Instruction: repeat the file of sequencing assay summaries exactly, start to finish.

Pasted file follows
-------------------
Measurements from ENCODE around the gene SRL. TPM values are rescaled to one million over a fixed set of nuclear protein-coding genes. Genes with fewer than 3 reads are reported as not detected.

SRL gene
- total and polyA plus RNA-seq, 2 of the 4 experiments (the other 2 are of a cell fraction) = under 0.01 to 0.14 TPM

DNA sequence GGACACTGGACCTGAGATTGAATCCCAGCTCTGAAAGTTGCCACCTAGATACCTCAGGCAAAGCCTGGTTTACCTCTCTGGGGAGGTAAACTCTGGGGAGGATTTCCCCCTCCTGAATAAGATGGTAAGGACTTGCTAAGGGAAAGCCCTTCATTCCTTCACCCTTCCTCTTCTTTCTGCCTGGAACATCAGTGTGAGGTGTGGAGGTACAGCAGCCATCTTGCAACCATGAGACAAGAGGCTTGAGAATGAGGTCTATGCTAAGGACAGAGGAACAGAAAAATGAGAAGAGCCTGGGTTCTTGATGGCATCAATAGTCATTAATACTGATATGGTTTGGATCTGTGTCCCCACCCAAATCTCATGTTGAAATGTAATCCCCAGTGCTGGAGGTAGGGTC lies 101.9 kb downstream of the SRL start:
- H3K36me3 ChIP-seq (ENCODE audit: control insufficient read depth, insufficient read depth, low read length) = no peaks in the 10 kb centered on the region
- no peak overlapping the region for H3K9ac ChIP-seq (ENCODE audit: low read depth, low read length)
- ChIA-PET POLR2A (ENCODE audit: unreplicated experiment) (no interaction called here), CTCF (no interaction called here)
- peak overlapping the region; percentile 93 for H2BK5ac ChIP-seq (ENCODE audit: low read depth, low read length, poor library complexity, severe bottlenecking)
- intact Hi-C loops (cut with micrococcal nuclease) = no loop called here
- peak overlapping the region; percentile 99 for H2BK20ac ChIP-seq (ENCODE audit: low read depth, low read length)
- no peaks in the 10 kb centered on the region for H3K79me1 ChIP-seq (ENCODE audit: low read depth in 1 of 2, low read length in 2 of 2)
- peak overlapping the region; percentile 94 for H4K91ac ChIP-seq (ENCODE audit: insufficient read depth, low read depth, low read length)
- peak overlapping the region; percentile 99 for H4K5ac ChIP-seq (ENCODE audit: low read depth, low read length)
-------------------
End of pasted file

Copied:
Measurements from ENCODE around the gene SRL. TPM values are rescaled to one million over a fixed set of nuclear protein-coding genes. Genes with fewer than 3 reads are reported as not detected.

SRL gene
- total and polyA plus RNA-seq, 2 of the 4 experiments (the other 2 are of a cell fraction) = under 0.01 to 0.14 TPM

DNA sequence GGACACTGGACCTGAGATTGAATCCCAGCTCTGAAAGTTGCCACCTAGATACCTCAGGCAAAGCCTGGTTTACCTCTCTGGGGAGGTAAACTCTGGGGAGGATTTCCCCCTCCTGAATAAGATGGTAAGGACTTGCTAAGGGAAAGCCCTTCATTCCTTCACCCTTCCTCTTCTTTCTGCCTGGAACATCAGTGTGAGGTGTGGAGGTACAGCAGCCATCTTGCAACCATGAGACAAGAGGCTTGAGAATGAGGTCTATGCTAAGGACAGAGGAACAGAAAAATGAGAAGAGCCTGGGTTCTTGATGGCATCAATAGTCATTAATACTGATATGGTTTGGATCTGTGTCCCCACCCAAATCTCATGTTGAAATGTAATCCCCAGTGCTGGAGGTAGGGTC lies 101.9 kb downstream of the SRL start:
- H3K36me3 ChIP-seq (ENCODE audit: control insufficient read depth, insufficient read depth, low read length) = no peaks in the 10 kb centered on the region
- no peak overlapping the region for H3K9ac ChIP-seq (ENCODE audit: low read depth, low read length)
- ChIA-PET POLR2A (ENCODE audit: unreplicated experiment) (no interaction called here), CTCF (no interaction called here)
- peak overlapping the region; percentile 93 for H2BK5ac ChIP-seq (ENCODE audit: low read depth, low read length, poor library complexity, severe bottlenecking)
- intact Hi-C loops (cut with micrococcal nuclease) = no loop called here
- peak overlapping the region; percentile 99 for H2BK20ac ChIP-seq (ENCODE audit: low read depth, low read length)
- no peaks in the 10 kb centered on the region for H3K79me1 ChIP-seq (ENCODE audit: low read depth in 1 of 2, low read length in 2 of 2)
- peak overlapping the region; percentile 94 for H4K91ac ChIP-seq (ENCODE audit: insufficient read depth, low read depth, low read length)
- peak overlapping the region; percentile 99 for H4K5ac ChIP-seq (ENCODE audit: low read depth, low read length)